Written by Adam Boddy Date Posted: 29 January 2016
It's one of the most common issues you run into when starting plants from seed. What do you do when your seedlings grow skinny, delicate and spindly? This article can help diagnose why you are winding up with leggy seedlings and how to correct the problem.
What are leggy seedlings?
Leggy seedlings are those that become spindly, stretched and delicate instead of full and strong. These seedlings can be less vigorous and more prone to flopping over and failing to thrive. When these plants are transplanted later, they are likely to have problems. Stems that are too weak and thin can mean plants that are unable to stand up to outdoor weather conditions that include wind and rain.
Above: 'leggy' tomato seedlings. Seedlings are too tall and weak. White stems indicate lack of light.
Why do they occur?
The usual culprit for leggy seedlings is a lack of proper light. When seedlings are straining to get access to a light source, they can get tall too quickly reaching out for the light. But, this is not always the cause sometimes other factors can be to blame:
Poor soil conditions can cause seedlings to grow with slim and weak stems or when the soil is allowed to get too dry between waterings, it can keep the plants from leafing out as they should.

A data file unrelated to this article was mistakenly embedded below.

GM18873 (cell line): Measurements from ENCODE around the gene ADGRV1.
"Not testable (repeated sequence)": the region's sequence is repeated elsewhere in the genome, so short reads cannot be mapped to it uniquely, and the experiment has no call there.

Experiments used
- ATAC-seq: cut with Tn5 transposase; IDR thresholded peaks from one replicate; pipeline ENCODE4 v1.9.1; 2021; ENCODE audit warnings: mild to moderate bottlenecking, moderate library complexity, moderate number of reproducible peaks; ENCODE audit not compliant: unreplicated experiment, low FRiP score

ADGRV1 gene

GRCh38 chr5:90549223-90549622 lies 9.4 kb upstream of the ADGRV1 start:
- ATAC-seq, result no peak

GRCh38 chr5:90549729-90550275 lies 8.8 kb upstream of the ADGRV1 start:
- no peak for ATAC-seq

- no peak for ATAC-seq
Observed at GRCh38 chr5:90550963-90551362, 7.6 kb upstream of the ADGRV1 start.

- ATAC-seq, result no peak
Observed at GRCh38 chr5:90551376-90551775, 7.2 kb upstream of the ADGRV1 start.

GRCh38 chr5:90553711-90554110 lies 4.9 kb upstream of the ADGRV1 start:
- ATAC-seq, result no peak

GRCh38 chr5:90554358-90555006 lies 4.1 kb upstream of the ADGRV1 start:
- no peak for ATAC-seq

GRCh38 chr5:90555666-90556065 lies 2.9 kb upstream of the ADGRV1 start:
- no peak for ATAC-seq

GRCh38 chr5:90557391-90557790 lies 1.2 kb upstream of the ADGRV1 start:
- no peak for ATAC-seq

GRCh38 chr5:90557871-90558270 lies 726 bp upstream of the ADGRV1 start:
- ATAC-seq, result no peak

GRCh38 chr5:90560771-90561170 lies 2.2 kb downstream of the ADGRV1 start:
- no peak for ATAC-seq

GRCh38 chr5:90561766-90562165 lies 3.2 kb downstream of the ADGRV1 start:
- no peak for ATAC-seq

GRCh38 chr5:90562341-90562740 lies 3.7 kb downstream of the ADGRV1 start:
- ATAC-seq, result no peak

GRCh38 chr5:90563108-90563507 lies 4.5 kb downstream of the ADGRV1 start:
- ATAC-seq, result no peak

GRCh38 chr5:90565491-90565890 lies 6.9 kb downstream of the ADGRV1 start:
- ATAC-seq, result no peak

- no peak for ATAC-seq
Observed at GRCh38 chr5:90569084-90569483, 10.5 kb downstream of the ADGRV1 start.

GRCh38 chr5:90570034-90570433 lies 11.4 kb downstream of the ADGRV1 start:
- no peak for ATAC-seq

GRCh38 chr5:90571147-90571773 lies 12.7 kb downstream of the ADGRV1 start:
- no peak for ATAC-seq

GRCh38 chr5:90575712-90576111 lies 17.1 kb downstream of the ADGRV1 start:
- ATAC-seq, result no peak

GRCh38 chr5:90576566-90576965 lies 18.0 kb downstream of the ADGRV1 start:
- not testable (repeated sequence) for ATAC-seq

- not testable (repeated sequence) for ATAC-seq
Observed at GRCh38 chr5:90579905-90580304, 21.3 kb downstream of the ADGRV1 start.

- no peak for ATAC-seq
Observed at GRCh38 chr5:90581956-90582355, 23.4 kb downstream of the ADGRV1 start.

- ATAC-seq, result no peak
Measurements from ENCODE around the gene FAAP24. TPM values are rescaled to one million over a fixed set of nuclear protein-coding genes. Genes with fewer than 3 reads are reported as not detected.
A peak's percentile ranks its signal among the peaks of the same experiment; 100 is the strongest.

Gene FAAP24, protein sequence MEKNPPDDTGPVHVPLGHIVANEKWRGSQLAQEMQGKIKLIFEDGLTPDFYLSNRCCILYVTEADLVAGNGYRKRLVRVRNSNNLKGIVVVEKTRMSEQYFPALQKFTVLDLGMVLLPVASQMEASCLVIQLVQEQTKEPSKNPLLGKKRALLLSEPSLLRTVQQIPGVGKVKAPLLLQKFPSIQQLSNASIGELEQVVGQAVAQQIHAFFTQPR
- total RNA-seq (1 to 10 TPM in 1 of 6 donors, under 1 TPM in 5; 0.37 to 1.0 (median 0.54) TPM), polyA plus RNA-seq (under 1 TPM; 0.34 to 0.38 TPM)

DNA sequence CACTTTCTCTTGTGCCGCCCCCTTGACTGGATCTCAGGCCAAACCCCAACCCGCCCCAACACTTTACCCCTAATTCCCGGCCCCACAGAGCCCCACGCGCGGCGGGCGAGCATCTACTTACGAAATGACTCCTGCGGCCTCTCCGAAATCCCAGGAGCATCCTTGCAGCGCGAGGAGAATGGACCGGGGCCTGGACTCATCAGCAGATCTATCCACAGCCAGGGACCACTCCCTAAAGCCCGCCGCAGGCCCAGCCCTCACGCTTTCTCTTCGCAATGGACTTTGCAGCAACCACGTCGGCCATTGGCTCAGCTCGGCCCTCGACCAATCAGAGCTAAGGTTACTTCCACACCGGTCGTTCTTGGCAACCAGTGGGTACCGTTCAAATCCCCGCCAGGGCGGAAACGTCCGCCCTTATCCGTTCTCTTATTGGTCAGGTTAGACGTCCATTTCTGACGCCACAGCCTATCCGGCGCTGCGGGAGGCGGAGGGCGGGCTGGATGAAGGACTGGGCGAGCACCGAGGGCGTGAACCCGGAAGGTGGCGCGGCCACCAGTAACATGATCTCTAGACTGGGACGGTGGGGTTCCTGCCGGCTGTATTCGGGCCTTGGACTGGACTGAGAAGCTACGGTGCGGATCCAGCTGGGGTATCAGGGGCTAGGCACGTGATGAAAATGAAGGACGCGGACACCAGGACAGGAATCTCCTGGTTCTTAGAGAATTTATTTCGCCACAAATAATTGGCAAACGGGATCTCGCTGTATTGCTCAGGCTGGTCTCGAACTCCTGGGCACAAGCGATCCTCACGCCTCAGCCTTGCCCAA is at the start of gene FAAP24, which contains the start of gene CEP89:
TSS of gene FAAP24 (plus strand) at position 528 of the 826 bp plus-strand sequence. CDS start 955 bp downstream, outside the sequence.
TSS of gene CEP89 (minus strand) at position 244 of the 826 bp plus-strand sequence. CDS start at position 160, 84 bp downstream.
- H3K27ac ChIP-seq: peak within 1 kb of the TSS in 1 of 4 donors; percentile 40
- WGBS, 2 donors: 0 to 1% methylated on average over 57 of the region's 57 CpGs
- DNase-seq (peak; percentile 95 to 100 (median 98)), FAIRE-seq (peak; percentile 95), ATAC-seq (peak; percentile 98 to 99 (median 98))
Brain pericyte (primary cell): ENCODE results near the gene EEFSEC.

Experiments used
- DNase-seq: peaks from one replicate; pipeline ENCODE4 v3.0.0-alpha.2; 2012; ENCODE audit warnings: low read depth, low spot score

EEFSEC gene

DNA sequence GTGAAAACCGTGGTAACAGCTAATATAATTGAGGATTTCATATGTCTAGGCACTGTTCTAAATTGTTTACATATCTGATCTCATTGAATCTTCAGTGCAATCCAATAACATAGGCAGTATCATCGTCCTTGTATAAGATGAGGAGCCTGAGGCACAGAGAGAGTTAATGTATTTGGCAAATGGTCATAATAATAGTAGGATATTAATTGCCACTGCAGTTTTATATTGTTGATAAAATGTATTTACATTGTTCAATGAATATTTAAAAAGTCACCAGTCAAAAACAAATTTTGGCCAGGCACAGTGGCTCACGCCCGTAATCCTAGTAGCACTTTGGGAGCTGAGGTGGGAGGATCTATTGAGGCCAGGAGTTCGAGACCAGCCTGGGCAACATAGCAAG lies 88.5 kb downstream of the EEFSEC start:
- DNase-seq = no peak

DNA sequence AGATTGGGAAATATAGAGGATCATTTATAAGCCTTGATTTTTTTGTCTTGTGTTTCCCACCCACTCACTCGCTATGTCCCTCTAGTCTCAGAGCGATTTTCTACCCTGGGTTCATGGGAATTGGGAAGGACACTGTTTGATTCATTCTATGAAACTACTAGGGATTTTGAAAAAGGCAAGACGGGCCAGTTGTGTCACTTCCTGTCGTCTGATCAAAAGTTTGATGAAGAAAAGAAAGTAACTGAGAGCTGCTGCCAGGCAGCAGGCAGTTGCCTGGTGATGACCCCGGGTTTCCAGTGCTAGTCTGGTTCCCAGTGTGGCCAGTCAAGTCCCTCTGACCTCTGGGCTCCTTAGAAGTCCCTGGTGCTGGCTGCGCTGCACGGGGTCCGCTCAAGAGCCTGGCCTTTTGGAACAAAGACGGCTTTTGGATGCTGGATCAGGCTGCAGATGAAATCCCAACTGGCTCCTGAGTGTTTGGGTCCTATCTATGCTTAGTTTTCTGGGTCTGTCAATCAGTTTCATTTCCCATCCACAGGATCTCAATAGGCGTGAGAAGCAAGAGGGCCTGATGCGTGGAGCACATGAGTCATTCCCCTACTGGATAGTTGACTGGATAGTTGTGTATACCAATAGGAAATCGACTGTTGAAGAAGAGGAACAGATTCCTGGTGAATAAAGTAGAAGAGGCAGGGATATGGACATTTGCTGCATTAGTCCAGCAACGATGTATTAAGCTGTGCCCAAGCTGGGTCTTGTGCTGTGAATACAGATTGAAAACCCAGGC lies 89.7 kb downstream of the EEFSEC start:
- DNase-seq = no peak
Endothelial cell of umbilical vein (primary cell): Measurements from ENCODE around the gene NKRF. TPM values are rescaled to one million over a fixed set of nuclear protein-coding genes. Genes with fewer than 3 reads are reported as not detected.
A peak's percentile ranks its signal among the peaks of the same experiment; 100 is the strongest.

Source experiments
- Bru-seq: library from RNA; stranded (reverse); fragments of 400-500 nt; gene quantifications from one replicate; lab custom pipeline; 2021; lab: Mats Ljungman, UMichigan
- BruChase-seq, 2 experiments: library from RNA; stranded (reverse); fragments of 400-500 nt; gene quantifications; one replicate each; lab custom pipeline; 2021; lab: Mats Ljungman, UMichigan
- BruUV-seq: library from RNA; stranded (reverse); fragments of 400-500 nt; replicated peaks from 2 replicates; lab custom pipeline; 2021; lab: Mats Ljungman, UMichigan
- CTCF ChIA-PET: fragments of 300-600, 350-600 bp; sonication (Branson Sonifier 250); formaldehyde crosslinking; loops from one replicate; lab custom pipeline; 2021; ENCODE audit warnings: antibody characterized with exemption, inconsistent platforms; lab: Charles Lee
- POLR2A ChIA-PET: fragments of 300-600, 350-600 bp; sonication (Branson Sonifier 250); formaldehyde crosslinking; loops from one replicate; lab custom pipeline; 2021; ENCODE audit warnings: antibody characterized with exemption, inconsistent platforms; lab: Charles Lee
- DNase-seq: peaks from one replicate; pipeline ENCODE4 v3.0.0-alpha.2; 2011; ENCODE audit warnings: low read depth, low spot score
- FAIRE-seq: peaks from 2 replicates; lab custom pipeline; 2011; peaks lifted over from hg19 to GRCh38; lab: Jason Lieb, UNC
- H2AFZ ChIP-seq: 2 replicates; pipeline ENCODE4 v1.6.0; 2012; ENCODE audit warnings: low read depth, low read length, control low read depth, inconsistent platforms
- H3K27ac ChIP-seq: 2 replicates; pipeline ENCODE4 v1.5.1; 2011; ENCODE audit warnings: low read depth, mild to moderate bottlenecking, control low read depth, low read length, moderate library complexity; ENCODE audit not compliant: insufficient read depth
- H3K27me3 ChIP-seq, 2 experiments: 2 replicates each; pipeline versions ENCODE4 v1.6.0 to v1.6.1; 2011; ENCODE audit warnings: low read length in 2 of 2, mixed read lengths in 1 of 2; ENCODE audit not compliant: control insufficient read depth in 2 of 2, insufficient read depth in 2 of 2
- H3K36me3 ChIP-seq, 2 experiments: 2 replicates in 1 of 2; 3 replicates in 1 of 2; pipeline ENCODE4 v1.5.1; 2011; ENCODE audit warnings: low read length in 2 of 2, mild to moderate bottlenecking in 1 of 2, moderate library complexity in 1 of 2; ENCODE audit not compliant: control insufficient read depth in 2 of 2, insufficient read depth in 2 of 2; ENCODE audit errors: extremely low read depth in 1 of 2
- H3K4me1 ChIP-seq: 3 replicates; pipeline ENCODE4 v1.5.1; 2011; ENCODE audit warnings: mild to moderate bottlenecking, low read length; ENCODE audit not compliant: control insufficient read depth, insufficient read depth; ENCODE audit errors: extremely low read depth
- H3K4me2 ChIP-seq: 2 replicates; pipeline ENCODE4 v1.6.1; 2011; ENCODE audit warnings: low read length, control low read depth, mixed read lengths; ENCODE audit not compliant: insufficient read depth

Temperatures that are too high can also lead to leggy seedlings. High temperatures cause a spurt of rapid growth in the stems, with leaves that fail to keep up.
Above: Seedlings straining for light by a window.
Can they be saved (and is it worth it)?
Disappointment can cause you to want to abandon weak seedlings and start over. But, it is often possible to correct the issues affecting your plants and get them moving toward stronger growth.
When light is the issue, changing the lighting conditions can often be all that is needed. Seedlings straining toward a window should be turned once daily so that the plants grow straight up and do not lean to one side. If there is simply not enough light for the plants overall, moving to a better lit area, such as a different window, an outdoor location or a greenhouse can remedy the issue.
Above: Brassica and tomato seedlings by a garage windowsill.